Possibility and Purpose in Havana, Illinois
By Matt Meacham
Read Time 8 minutes
January 11, 2024
The forest itself, beginning at water’s edge with a billowy belt of pale green willows, is an untamed tract of primitive wilderness. Elms and pecans and sycamores tower overhead. The shallow lakes and swamps are glorious in their season with the American lotus and the white water lily. Waterfowl abound, and fish lie in the shallows, basking in the summer sun. —Stephen A. Forbes (1896)
Sounds like an ideal place to get away from the hustle and bustle, relax, and clear your mind, doesn’t it?
True, but that isn’t what Dr. Forbes meant to imply. To him, the setting that he described represented quite the opposite: the center of the action, teeming with possibilities for impactful, sometimes urgent, often intellectually challenging work.
Forbes intended for his description of the section of the Illinois River alongside Havana, a small town in west-central Illinois, to explain his rationale for selecting it as the site of “the first inland aquatic biological station in America equipped for continuous investigation and the first in the world to undertake the serious study of the biology of a river system,” according to Forbes Biological Station: The Past and the Promise by Stephen P. Havera and Katie E. Roat (2003).
Forbes, then director of the Illinois State Laboratory of Natural History, was originally from rural northwestern Illinois. Because of his family’s economic limitations and his service in the Civil War, he obtained his scientific education sporadically, relying largely on self-directed study. Nevertheless, he became known as a highly original thinker and an early advocate for analyzing relationships among living things within a particular environment—so much so that a National Academy of Sciences publication comments, “He may be said to have been the founder of the science of ecology in the United States.”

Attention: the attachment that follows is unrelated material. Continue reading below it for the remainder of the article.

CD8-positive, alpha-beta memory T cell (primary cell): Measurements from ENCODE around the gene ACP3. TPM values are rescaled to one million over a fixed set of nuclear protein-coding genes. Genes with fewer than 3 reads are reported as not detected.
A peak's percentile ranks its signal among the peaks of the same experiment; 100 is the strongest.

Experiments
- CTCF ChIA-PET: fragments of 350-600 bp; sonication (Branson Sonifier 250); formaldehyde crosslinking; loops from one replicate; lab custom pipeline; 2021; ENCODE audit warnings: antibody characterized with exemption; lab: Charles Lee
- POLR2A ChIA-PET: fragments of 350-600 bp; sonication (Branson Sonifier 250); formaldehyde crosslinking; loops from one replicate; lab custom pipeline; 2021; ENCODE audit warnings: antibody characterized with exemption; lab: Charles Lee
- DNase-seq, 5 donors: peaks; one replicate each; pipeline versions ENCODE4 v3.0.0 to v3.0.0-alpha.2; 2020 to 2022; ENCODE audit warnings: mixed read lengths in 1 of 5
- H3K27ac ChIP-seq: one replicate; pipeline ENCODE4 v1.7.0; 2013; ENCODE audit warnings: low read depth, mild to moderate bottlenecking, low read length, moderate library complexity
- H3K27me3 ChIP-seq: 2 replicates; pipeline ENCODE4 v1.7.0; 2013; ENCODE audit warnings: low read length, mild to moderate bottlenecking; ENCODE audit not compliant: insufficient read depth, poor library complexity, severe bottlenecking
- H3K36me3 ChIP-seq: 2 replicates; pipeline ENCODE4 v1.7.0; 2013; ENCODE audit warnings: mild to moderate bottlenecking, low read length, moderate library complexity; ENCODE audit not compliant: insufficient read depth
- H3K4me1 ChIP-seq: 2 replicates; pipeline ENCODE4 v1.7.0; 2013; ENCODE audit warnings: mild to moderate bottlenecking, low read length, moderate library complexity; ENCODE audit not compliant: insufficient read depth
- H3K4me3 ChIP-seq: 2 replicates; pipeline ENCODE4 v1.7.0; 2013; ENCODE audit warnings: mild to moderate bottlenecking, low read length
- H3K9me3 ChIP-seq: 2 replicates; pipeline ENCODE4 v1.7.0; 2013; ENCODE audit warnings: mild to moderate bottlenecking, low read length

Many of the accomplishments that cemented Forbes’s legacy occurred at the University of Illinois-affiliated field research station that he founded in 1894 in Havana, which has grown and flourished ever since. In 1988, it initiated a major, federally supported, long-term fishery monitoring program, prompting it to multiply into two facilities: the Forbes Biological Station, which houses the Frank C. Bellrose Waterfowl Research Center (apropos of a community so closely associated with ducks that its school mascot is one), and the Illinois River Biological Station.
Both are among the most influential institutions of their kind anywhere. Scientists and students based there conduct research that contributes substantially to the understanding and management of riverine ecosystems and the wildlife that occupies them.
Just one current (in both senses of the word) example: the use of a state-of-the-art fishway, custom-built by Whooshh Innovations and situated adjacent to the water control structure at the nearby Emiquon Nature Preserve, that prevents invasive carp species from proceeding upstream to the Great Lakes while allowing other fish to pass unimpeded.